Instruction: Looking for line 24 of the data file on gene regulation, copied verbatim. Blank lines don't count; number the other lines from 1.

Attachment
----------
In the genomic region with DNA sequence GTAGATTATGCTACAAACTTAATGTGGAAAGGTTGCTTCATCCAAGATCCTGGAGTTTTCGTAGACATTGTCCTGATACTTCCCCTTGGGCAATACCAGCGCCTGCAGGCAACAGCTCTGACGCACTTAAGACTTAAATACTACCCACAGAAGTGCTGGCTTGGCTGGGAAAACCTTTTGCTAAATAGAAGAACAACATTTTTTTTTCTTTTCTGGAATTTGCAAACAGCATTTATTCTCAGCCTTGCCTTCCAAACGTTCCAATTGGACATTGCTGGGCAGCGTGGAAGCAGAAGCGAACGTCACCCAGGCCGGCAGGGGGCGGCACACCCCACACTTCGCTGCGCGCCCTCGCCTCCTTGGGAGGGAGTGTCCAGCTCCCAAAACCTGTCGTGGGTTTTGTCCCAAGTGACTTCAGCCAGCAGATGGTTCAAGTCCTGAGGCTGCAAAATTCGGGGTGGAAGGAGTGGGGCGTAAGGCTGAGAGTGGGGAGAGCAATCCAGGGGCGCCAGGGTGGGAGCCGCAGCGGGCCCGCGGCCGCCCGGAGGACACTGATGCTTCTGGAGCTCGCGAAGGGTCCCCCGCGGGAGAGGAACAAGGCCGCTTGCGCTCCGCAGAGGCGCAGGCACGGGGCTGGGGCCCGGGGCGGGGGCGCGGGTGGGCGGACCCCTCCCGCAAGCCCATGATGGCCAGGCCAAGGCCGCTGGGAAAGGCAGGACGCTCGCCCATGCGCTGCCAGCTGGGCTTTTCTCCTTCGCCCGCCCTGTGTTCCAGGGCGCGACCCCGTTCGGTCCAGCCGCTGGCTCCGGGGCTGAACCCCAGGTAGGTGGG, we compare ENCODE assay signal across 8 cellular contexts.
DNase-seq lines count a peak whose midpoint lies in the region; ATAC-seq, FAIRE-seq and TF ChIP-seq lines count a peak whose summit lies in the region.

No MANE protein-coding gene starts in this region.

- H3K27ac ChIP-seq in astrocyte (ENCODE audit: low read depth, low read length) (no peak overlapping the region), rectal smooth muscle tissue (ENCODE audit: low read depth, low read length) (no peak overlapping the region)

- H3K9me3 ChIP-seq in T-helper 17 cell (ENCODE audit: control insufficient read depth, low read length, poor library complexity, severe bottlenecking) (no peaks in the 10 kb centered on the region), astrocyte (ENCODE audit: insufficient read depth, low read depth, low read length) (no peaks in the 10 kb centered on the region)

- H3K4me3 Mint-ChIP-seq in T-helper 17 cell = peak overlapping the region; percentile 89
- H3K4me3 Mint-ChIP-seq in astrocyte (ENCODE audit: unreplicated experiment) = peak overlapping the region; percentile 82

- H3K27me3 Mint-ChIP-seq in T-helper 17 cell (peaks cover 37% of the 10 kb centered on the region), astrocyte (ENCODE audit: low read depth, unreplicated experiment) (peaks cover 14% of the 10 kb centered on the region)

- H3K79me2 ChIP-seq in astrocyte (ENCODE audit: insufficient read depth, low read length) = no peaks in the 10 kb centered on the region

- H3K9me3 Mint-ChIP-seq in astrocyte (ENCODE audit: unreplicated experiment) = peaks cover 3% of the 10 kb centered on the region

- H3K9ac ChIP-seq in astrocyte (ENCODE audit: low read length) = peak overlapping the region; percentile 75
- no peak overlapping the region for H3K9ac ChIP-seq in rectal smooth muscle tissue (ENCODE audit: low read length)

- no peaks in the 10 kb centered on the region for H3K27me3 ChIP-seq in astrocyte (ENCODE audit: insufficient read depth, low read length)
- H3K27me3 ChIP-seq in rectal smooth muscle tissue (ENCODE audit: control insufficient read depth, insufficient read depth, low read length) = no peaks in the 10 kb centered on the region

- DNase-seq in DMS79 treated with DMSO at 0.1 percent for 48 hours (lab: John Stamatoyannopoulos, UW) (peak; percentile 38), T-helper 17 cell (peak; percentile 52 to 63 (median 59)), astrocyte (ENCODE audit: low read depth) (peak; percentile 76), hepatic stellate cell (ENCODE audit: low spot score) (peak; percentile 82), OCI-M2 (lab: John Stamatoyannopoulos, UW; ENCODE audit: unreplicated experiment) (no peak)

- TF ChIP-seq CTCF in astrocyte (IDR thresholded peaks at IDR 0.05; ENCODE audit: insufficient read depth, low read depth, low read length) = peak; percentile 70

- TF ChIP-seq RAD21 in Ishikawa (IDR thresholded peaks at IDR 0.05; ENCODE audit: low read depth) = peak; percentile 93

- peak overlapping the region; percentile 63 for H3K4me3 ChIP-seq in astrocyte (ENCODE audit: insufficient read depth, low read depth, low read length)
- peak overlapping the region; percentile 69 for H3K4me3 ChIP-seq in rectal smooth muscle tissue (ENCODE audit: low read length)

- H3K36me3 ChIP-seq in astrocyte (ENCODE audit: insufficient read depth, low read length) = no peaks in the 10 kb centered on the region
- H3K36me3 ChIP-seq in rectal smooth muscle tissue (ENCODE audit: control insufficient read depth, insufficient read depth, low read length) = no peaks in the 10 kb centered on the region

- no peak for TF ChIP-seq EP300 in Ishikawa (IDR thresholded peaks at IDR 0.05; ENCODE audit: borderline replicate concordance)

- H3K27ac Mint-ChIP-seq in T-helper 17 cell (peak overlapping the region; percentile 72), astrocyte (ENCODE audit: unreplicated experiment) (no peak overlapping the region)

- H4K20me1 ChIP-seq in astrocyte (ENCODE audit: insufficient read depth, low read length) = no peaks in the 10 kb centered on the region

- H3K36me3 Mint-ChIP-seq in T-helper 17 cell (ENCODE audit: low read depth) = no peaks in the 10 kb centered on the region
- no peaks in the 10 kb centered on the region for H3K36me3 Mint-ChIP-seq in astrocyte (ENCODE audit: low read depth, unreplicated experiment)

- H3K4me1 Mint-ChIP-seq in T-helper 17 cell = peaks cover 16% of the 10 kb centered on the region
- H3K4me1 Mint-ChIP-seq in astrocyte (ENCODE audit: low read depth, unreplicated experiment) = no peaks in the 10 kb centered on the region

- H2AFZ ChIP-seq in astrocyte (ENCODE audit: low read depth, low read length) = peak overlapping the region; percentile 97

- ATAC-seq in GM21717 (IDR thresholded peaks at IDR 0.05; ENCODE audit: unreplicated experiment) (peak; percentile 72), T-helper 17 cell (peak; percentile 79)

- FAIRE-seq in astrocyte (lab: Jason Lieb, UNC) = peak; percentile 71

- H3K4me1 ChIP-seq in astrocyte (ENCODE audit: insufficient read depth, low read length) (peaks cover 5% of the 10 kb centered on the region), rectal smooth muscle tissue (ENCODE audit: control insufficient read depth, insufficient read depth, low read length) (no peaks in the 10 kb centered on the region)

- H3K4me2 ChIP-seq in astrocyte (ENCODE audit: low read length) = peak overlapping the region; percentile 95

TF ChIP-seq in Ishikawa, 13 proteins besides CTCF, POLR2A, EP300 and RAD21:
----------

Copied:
- H4K20me1 ChIP-seq in astrocyte (ENCODE audit: insufficient read depth, low read length) = no peaks in the 10 kb centered on the region